The National Academies: What You Need To Know About Energy

The National Academies

What You Need To Know About Energy

Assessing Economic Impacts of Greenhouse Gas Mitigation: Summary of a Workshop (2009)

Many economic models exist to estimate the cost and effectiveness of different policies for reducing greenhouse gas (GHG) emissions. Some approaches incorporate rich technological detail, others emphasize the aggregate behavior of the economy and energy system, and some focus on impacts for specific sectors. Understandably, different approaches may be better positioned to provide particular types of information and may yield differing results, at times rendering decisions on future climate change emissions and research and development (R&D) policy difficult. Reliable estimates of the costs and benefits to the U.S. economy for various emissions reduction and adaptation strategies are critical to federal climate change R&D portfolio planning and investment decisions. At the request of the U.S. Department of Energy (DOE), the National Academies organized a workshop to consider these issues. The workshop, summarized in this volume, comprised three dimensions: policy, analysis, and economics. Discussions along these dimensions were meant to lead to constructive identification of gaps and opportunities. The workshop focused on (1) policymakers’ informational needs; (2) models and other analytic approaches to meet these needs; (3) important economic considerations, including equity and discounting; and (4) opportunities to enhance analytical capabilities and better inform policy.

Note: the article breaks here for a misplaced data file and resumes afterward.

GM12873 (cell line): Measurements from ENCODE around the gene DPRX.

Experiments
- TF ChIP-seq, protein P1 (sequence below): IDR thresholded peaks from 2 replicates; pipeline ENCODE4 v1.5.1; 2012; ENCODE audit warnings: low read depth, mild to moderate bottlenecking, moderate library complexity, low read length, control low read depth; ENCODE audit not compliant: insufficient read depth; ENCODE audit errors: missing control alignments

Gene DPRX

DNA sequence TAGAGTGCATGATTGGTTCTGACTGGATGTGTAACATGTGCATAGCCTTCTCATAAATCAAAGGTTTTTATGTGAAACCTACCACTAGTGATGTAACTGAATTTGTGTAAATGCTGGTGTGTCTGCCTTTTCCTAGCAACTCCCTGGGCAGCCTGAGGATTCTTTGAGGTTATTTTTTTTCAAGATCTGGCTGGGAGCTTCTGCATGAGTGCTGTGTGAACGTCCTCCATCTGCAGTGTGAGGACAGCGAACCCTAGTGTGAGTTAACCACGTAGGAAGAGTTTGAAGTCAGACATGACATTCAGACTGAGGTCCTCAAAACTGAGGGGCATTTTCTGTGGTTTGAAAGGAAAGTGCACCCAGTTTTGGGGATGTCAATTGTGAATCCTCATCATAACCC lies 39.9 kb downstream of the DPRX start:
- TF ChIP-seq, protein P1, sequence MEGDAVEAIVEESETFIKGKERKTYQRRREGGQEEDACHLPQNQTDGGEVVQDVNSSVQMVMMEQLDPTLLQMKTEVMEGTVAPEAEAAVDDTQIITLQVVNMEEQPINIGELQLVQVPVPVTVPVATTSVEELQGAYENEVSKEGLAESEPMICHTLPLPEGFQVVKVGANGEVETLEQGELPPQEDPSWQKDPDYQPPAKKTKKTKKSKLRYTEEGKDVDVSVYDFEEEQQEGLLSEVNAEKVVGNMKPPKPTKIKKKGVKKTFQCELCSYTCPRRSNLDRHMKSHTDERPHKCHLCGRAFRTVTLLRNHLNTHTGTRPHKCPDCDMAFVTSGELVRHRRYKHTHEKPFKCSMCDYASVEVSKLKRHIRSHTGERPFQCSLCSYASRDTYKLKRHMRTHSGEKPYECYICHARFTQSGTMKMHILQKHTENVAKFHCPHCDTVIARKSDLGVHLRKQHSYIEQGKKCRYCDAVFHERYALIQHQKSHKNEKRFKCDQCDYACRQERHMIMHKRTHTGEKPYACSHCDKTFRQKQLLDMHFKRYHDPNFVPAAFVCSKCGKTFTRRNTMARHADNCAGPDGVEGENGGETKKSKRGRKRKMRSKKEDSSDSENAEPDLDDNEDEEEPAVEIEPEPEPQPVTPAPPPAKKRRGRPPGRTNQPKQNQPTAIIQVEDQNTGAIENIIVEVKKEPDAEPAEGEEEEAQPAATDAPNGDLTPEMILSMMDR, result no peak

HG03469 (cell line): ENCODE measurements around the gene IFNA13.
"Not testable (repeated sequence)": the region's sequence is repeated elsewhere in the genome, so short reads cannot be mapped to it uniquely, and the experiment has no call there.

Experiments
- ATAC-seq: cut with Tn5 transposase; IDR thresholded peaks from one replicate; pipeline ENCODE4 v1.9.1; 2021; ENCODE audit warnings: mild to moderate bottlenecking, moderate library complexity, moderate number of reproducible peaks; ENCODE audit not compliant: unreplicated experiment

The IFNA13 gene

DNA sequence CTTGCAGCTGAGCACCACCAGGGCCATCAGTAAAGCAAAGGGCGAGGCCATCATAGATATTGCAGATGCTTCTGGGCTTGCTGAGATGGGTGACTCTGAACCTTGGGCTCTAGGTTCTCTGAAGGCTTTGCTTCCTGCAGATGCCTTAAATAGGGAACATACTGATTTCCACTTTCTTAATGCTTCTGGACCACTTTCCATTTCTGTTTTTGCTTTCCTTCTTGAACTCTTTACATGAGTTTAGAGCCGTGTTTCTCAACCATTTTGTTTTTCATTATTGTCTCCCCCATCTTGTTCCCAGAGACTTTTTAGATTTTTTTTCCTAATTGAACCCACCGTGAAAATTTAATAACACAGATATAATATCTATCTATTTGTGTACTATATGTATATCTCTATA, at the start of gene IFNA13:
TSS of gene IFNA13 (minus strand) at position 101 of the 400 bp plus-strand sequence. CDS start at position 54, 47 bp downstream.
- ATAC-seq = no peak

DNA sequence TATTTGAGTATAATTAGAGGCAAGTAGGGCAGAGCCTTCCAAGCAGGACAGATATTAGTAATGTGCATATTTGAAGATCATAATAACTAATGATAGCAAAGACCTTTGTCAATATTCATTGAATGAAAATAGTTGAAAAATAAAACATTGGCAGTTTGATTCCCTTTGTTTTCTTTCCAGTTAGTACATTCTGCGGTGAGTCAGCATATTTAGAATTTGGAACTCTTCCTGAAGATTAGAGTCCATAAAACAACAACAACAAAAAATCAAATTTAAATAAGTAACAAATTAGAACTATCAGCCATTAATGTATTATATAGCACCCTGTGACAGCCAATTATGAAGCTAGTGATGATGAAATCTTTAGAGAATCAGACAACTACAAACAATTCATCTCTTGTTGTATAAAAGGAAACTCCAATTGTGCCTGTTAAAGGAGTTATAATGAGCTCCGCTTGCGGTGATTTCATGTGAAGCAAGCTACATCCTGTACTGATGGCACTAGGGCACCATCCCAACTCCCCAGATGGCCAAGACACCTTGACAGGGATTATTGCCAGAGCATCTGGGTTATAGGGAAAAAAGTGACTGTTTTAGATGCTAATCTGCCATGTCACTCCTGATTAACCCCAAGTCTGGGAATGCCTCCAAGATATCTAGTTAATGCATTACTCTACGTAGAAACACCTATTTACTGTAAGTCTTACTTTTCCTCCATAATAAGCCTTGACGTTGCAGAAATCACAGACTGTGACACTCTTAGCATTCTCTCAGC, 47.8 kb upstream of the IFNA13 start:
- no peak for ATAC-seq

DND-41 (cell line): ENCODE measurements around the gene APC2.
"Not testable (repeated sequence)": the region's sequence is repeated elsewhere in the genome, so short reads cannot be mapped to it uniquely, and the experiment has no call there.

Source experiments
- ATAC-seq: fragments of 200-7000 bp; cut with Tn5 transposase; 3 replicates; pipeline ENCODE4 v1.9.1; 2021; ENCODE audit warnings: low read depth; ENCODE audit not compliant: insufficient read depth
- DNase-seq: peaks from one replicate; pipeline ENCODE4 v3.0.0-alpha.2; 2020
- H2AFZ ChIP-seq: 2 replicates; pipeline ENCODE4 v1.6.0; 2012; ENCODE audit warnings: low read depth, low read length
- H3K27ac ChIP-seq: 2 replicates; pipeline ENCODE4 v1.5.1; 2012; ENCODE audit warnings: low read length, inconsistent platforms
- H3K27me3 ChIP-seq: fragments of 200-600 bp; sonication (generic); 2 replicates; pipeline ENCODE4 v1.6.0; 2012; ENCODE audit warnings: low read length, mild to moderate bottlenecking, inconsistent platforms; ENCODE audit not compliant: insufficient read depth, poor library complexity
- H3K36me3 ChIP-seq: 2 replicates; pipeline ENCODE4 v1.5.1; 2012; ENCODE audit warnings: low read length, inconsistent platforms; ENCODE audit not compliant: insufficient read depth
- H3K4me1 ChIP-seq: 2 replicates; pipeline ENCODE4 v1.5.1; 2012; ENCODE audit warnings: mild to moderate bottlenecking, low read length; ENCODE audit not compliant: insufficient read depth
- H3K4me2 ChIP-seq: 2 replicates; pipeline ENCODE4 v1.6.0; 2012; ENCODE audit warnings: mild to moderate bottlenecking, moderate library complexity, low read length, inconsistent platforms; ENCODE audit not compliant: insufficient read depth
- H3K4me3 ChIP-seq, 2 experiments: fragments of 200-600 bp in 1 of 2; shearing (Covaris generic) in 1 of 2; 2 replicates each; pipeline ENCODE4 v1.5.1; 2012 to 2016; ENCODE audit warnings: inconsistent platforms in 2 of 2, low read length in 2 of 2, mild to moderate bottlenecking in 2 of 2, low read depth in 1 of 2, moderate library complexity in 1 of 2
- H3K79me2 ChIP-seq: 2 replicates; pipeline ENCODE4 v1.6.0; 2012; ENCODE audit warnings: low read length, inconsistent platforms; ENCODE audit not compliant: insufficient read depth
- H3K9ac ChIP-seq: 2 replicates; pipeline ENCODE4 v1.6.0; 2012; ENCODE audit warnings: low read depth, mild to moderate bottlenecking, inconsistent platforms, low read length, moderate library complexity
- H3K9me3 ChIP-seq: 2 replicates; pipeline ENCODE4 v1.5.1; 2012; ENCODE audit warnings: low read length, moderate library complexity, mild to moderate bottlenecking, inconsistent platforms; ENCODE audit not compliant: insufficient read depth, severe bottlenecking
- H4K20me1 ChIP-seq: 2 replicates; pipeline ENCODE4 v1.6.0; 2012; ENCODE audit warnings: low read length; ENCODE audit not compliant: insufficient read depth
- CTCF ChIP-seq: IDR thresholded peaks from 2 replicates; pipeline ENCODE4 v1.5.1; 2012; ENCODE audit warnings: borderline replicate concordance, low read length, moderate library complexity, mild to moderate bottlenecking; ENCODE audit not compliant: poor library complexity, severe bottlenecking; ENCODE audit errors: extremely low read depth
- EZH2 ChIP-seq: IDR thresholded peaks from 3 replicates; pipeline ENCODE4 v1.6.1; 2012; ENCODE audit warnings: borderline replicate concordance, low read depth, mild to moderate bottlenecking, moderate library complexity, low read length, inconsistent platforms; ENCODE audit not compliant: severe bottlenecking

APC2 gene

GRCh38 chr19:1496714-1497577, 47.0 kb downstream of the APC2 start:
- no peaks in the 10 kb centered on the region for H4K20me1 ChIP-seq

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Energy Hands-on

What do you know about energy?

Renewable energy (solar, wind, geothermal, hydroelectric, biofuels, waste, and wood) accounted for what percentage of the total energy supply in the United States in 2008?

  • Sorry, that’s incorrect.

    Renewable energy accounted for 7% of the total U.S. energy supply in 2008, less than any other type of energy source.

  • Correct!

    Renewable energy accounted for 7% of the total U.S. energy supply in 2008, less than any other type of energy source.

  • Sorry, that’s incorrect.

    Renewable energy accounted for 7% of the total U.S. energy supply in 2008, less than any other type of energy source.